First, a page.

Friday, March 7, 2008

The Orthodox Experience of Repentance

Dear Parish Faithful,

This life has been given you for repentance. Do not waste it on other things. ~ St. Isaac the Syrian
Repentance is a great understanding. ~ The Shepherd of Hermas
The springtime of the Fast has dawned, the flower of repentance has begun to open. ~ Vespers of Cheesefare Week

As we fast approach the beginning of Great Lent, I strongly encourage you to read the passage below from Archbishop Kallistos Ware. It is a medley of excerpts from a great article of his entitled "The Orthodox Experience of Repentance." I believe that it takes us way beyond the common understanding of repentance (often confused with the idea of penitence).

To repent is to look, not downward at my own shortcomings, but upward at God's love; not backward with self-reproach, but forward with trustfulness. It is to see, not what I have failed to be, but what by the grace of Christ I can yet become....

Repentance, then, is an illumination, a transition from darkness to light; to repent is to open our eyes to the divine radiance - not to sit dolefully in the twilight but to greet the dawn ...

The connection between repentance and the advent of the great light is particularly significant. Until we have seen the light of Christ, we cannot really see our sins. So long as a room is in darkness, observes St. Theophan the Recluse, we do not notice the dirt; but when we bring a powerful light into the room - when, that is, we stand before the Lord in our heart - we can distinguish every speck of dust. So it is with the room of our soul. The sequence is not to repent first, and then to become aware of Christ; for it is only when the light of Christ has already in some measure entered our life that we begin truly to understand our sinfulness. To repent, says St. John of Kronstadt, is to know that there is a lie in our heart; but how can we detect the presence of a lie unless we have already some sense of the truth? In the words of E. I. Watkin, "Sin ... is the shadow cast by the light of God intercepted by any attachment of the will which prevents it illuminating the soul. Thus knowledge of God gives rise to the sense of sin, not vice versa." As the Desert Fathers observe, "The closer we come to God, the more we see that we are sinners." And they cite Isaiah as an example of this: first he sees the Lord on His throne and hears the seraphim crying "Holy, holy, holy;" and it is only after this vision that he exclaims, "Woe is me! For I am lost; for I am a man of unclean lips" (Is. 6:1-5)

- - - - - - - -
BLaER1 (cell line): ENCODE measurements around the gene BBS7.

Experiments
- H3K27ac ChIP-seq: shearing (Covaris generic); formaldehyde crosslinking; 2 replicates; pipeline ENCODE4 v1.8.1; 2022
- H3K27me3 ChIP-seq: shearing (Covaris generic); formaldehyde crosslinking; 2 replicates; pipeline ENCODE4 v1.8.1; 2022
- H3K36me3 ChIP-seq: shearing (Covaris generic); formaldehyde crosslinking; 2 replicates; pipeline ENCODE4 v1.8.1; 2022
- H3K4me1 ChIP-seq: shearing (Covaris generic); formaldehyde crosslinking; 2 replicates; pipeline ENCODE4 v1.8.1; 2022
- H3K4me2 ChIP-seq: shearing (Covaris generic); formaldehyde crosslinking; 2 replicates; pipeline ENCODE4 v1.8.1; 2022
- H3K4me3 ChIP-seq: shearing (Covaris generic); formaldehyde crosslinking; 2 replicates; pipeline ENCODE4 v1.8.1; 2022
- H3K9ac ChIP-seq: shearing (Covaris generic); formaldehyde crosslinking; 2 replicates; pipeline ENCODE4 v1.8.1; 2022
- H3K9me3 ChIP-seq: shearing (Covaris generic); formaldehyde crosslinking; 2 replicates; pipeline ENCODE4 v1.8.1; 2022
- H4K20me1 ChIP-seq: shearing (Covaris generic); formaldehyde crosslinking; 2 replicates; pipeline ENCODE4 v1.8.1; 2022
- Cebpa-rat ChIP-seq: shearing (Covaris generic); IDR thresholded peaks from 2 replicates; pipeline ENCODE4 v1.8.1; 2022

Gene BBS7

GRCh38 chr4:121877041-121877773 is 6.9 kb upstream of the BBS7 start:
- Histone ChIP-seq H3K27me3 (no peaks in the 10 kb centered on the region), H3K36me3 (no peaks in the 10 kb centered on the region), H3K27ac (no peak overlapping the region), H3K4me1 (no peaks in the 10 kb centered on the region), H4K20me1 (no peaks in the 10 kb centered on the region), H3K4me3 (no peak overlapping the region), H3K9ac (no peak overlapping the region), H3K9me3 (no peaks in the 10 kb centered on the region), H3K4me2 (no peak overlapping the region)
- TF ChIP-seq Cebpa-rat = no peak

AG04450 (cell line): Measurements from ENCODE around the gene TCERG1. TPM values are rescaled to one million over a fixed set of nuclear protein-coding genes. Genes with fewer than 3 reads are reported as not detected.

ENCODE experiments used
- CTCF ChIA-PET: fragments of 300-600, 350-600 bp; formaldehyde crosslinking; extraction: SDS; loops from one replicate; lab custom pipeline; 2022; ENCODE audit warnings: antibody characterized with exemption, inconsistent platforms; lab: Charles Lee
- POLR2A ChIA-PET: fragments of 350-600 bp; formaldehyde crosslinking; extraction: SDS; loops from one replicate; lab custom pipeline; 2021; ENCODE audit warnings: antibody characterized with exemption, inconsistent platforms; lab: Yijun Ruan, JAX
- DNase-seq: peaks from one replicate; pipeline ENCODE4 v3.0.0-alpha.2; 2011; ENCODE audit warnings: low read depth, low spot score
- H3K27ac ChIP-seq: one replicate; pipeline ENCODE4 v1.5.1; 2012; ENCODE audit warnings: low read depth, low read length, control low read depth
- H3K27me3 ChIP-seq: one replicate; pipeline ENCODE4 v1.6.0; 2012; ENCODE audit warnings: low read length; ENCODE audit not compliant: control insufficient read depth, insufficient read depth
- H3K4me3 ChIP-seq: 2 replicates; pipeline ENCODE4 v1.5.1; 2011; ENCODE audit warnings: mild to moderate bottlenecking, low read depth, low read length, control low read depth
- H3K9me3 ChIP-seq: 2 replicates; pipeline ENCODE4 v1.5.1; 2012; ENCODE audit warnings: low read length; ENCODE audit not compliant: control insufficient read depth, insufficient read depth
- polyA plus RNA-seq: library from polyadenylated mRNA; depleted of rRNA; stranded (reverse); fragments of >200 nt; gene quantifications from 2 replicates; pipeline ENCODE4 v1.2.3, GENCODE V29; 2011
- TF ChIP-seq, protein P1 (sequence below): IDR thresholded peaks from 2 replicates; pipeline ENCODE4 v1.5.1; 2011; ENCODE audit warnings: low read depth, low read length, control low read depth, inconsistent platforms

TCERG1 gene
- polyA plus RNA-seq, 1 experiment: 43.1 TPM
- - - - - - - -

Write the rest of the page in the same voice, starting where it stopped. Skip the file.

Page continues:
Such, then, is the beginning of repentance: a vision of beauty, not of ugliness; an awareness of God's glory, not of my own squalor.

Repentance reaches its culmination in the Sacrament of Confession. As the parish continues to grow, it is becoming something of a challenge to hear everyone's confession during Great Lent! That is why I am requesting that we spread things out a bit, and that in addition to Saturday evening as the time of Confession, you may also look to some other possibilities: before the Presanctifed Liturgy on Wednesdays (Friday of the first week of Lent); the service on Friday evenings; and daytime visits to the church.

Those of you who have not been to Confession since last Great Lent - a year ago, that is - should only approach the Chalice after you have restored your relationship with the Church through the Sacrament of Confession. "Redeem the time," and make this Great Lent a time to overcome any misgivings, spiritual forgetfulness or plain procrastination.

Fr. Steven

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